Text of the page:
The parking lot at Etzion was so packed we had trouble finding a place to leave the car. I remember vaguely that something had been said the previous evening at the zoom that the army was calling in groups of Palestinians so as to bring some order into the mess of those prevented. One wonders if this is out of the kindness of the heart of the army or maybe Israel needs more cheap labour especially for the settlements and the roads that are being built for the settlers. One doubts that it is out of the kindness of the Israeli hearts. One gets the feeling that these people have been herded in from the villages as if they were sheep, especially as the waiting room had been locked and everyone was in the parking lot.
Good that you helped in the end for the urgent cases. Can I try to offer a better offer?
Maybe it's better that when there's another day like this, someone goes out every hour to take care of the urgent things, and the non-urgent ones will say they'll come the next day? It will solve a lot of heartache. Why not open the waiting hall, everyone can sit and then take the certificates and return comfortably, without having to stand in front of the bars like in a zoo. think about it. Thanks Sent from my iPhone
Except for three women all were men and they had come to get a permit to enter Israel to take a nine year old girl to St. John’s hospital the next day as she was to be examined in preparation for an operation on her eyes.
We were also approached by a man who was to travel the following morning at 4am to Germany to bring a sick person back. He said he knew that there was a permit waiting for him ….but how to get it with the offices closed. Also, a man who had to go for physiotherapy. Shlomit wrote to Asaf and just before we left he came out and they were all dealt with to their satisfaction.
The Palestinians had come from three different refugee camps, Aza, Aida and Duheisha. One could almost call it a festive occasion if you did not know that these people had come as they needed the work in Israel. There were at least three different “stalls” where coffee, water, etc. were being sold. We were surprised that they had not been harassed and thrown out. But on sober reflection we realized that had the soldiers come out into the parking area which they never do and tried to do so it would probably have led to a real melee as there were well over a hundred men there.
The people were very patient as they waited but a situation like that can also get out of hand very quickly. Some had had their permits taken from them at the check point only that morning, some have been prevented for years. The ID’s were collected and the soldiers disappeared. It must be said that the soldiers guarding the checkpoint from behind the bars of course were parachutists and were very pleasant and did try to be helpful. The one took the papers of the ladies and two other people and came out to say that the officer would be out shortly.
We waited to see that this would be so and this was the picture as we left with the three ladies coming past with happy smiles. The man in the third picture in the blue shirt was told that his permit would be brought to him.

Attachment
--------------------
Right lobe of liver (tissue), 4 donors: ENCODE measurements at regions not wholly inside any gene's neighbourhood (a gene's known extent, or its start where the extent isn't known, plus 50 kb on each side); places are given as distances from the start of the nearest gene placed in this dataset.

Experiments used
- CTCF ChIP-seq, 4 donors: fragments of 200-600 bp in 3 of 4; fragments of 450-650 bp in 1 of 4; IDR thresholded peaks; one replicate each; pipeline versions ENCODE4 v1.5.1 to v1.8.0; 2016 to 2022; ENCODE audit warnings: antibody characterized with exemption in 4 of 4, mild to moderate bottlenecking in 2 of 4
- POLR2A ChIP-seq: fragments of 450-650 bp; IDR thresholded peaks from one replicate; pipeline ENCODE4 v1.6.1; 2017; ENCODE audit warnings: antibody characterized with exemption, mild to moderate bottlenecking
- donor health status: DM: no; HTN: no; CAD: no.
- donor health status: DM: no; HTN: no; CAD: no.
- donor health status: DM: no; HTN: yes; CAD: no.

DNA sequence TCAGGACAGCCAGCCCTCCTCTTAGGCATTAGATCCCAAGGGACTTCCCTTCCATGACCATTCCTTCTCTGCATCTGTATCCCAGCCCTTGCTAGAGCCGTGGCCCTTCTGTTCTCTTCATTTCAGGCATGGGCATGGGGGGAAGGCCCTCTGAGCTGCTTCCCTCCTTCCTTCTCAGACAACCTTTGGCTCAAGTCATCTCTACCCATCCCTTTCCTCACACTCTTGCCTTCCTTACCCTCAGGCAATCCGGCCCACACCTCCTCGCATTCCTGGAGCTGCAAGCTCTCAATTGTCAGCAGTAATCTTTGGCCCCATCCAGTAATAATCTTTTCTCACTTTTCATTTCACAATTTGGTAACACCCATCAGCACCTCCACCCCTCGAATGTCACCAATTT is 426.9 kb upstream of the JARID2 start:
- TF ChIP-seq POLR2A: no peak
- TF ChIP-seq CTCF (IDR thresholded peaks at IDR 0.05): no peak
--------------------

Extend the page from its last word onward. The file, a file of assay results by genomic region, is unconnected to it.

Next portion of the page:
The IDs were collected by soldiers from behind the bars and they were told that after receiving them back they would get an answer in about three days. We put the notice about Sylvia on the back window of the car door and the Palestinians took it and pasted it on the locked door of the waiting room and many people photographed it.
One man who was very helpful to us in translating told us that he had thrown stones when he was a young boy and had sat in jail for 6 years and then again another four years for an incident in which he had not been involved. But this was 13 years ago and he is still prevented. He had taken a lawyer but nothing came out of that. He bought us coffee and refused to take payment but when he wanted the pay the vendor the latter also refused.
Another man when he thanked us and we said we had done nothing said he would bring us a flower. Let is not be said that there are not moments when one’s heart lifts. Also later when we went to our favorite Ricardo a man whom the little assistant had asked to carry down out parcels asked if we were Sylvia. One feels that though there is often little that we can do in the occupied areas Machsomwatch and our efforts are known.
This is what Shlomit wrote to A. at the end of the day:
“Good that you helped in the end for the urgent cases. Can I try to offer a better offer?
Maybe it's better that when there's another day like this, someone goes out every hour to take care of the urgent things, and the non-urgent ones will say they'll come the next day? It will solve a lot of heartache.
Why not open the waiting hall, everyone can sit and then take the certificates and return comfortably, without having to stand in front of the bars like in a zoo. Think about it. Thanks”
And if I for once may end these ghastly reports on a light note let me quote Gilbert and Sullivan:
Then we dine and serve the coffee, and at half-past twelve or one,
With a pleasure that's emphatic,
We retire to our attic
With the gratifying feeling that our duty has been done